The role of the media in a bubble
AbstractWe examine the role of the news media during the British Railway Mania, arguably one of the largest financial bubbles in history. Our analysis suggests that the press responded to changes in the stock market, and its reporting of recent events may have influenced asset prices. However, we find no evidence that the sentiment of the media, or the attention which it gave to particular stocks, had any influence on exacerbating or ending the Mania. The main contribution of the media was to provide factual information which investors could use to inform their decisions.
Download InfoIf you experience problems downloading a file, check if you have the proper application to view it first. In case of further problems read the IDEAS help page. Note that these files are not on the IDEAS site. Please be patient as the files may be large.
As the access to this document is restricted, you may want to look for a different version under "Related research" (further below) or search for a different version of it.
Bibliographic InfoArticle provided by Elsevier in its journal Explorations in Economic History.
Volume (Year): 49 (2012)
Issue (Month): 4 ()
Contact details of provider:
Web page: http://www.elsevier.com/locate/inca/622830
Media; Bubbles; Finance;
Find related papers by JEL classification:
- G01 - Financial Economics - - General - - - Financial Crises
- G12 - Financial Economics - - General Financial Markets - - - Asset Pricing; Trading Volume; Bond Interest Rates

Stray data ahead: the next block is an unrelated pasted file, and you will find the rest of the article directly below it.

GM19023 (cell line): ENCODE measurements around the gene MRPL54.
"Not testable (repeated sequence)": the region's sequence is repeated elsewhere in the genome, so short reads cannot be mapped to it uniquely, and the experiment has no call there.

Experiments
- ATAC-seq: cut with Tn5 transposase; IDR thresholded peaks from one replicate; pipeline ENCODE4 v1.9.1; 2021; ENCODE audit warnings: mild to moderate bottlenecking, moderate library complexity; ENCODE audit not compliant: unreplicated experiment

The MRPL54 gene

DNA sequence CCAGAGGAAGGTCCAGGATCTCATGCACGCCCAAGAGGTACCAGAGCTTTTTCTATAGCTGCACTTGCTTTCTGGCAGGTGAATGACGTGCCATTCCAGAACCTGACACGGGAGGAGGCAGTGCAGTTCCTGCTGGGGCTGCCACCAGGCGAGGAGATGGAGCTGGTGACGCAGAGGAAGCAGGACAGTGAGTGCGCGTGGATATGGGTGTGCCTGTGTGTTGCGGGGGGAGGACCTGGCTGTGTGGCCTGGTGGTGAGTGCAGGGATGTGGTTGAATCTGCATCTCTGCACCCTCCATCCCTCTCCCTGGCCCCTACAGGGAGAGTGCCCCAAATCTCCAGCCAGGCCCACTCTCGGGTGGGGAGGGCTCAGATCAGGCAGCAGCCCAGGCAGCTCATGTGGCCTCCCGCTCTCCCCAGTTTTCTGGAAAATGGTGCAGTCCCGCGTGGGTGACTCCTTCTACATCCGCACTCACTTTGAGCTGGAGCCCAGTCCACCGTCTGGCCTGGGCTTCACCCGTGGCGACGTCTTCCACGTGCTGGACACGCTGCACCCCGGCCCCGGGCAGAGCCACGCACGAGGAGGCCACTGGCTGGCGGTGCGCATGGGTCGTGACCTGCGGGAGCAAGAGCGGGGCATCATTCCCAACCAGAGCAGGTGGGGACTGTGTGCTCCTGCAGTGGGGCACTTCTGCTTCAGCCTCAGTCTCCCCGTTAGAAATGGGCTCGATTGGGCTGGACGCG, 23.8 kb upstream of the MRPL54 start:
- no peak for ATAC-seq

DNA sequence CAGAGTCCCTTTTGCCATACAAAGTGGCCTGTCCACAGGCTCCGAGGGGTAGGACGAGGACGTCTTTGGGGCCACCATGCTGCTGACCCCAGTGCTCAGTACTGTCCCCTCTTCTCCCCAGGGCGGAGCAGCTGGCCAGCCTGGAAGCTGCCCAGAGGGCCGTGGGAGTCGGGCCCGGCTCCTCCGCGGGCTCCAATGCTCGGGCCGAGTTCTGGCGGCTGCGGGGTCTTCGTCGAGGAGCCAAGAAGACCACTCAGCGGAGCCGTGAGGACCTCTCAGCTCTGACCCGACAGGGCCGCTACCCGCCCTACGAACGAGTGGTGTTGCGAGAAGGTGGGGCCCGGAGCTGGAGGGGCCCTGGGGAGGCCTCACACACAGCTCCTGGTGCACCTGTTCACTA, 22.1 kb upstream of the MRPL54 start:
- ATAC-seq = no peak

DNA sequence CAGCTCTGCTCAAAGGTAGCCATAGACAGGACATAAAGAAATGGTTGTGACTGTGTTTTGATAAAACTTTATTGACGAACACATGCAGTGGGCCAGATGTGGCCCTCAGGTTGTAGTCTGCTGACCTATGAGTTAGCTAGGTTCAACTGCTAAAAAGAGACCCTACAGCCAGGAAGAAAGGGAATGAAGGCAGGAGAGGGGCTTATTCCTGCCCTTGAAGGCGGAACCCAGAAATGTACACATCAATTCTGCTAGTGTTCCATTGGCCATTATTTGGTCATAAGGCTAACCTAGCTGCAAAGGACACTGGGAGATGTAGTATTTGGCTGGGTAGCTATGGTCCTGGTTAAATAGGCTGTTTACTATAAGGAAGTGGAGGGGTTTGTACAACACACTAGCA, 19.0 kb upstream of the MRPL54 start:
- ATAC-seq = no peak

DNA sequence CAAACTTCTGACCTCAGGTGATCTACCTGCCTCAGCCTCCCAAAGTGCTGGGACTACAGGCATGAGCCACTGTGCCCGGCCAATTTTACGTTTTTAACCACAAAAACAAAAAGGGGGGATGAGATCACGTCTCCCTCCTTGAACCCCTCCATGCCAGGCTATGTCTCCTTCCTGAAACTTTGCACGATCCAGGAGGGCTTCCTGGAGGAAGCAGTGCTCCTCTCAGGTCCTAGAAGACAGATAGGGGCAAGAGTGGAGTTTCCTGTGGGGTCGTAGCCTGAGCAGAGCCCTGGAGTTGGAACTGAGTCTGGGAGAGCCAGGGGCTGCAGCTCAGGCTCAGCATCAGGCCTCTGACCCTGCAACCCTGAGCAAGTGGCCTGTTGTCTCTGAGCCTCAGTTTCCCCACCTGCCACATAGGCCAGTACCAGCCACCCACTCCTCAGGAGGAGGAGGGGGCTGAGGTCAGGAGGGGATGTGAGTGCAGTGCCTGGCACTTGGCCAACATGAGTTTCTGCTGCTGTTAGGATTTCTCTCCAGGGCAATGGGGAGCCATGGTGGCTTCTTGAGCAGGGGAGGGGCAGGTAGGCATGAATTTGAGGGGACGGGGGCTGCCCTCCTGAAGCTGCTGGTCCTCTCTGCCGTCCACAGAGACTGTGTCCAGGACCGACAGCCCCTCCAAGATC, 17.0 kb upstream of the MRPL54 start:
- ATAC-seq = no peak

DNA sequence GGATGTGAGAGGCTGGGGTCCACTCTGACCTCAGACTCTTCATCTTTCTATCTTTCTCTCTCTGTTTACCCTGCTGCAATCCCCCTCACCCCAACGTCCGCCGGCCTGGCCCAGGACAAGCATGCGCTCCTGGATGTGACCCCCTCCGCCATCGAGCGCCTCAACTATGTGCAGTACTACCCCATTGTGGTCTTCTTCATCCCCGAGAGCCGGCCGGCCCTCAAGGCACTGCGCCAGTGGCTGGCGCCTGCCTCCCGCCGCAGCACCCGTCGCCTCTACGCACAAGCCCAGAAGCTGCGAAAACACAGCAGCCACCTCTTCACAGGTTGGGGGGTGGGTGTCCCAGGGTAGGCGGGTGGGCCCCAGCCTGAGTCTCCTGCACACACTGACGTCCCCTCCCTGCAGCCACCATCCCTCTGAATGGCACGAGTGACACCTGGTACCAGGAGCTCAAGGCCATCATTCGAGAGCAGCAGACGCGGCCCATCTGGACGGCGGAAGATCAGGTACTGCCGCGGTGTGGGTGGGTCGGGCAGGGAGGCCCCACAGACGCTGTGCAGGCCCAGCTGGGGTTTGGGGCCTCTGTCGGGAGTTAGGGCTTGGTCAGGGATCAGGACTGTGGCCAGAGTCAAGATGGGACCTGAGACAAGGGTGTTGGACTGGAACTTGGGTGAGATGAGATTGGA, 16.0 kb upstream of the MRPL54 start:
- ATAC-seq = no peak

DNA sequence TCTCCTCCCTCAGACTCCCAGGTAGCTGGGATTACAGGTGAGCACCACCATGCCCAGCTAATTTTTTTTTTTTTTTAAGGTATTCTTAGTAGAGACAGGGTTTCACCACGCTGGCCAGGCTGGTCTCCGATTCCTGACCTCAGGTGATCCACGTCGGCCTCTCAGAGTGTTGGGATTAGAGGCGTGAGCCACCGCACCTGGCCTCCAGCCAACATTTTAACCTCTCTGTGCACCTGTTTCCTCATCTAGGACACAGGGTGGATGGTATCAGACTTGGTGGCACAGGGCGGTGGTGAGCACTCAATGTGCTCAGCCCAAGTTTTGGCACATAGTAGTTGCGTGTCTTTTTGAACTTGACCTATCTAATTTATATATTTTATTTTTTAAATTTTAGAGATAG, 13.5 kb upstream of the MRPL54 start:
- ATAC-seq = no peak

- G14 - Financial Economics - - General Financial Markets - - - Information and Market Efficiency; Event Studies; Insider Trading
- N23 - Economic History - - Financial Markets and Institutions - - - Europe: Pre-1913
- N73 - Economic History - - Economic History: Transport, International and Domestic Trade, Energy, and Other Services - - - Europe: Pre-1913
- L82 - Industrial Organization - - Industry Studies: Services - - - Entertainment; Media
Please report citation or reference errors to , or , if you are the registered author of the cited work, log in to your RePEc Author Service profile, click on "citations" and make appropriate adjustments.:
- Matthew Gentzkow & Jesse Shapiro, 2005.
"Media Bias and Reputation,"
NBER Working Papers
11664, National Bureau of Economic Research, Inc.
- Mitchell, B. R., 1964. "The Coming of the Railway and United Kingdom Economic Growth," The Journal of Economic History, Cambridge University Press, vol. 24(03), pages 315-336, September.
- Bhattacharya, Utpal & Galpin, Neal & Ray, Rina & Yu, Xiaoyun, 2009. "The Role of the Media in the Internet IPO Bubble," Journal of Financial and Quantitative Analysis, Cambridge University Press, vol. 44(03), pages 657-682, June.
- Jonathan Reuter & Eric Zitzewitz, 2005.
"Do Ads Influence Editors? Advertising and Bias in the Financial Media,"
- Jonathan Reuter & Eric Zitzewitz, 2006. "Do ADS Influence Editors? Advertising and Bias in the Financial Media," The Quarterly Journal of Economics, MIT Press, vol. 121(1), pages 197-227, 02.
- Lily Fang & Joel Peress, 2009. "Media Coverage and the Cross-section of Stock Returns," Journal of Finance, American Finance Association, vol. 64(5), pages 2023-2052, October.
- Paul C. Tetlock, 2007. "Giving Content to Investor Sentiment: The Role of Media in the Stock Market," Journal of Finance, American Finance Association, vol. 62(3), pages 1139-1168, 06.
- Bignon, Vincent & Miscio, Antonio, 2010.
"Media bias in financial newspapers: evidence from early twentieth-century France,"
European Review of Economic History,
Cambridge University Press, vol. 14(03), pages 383-432, December.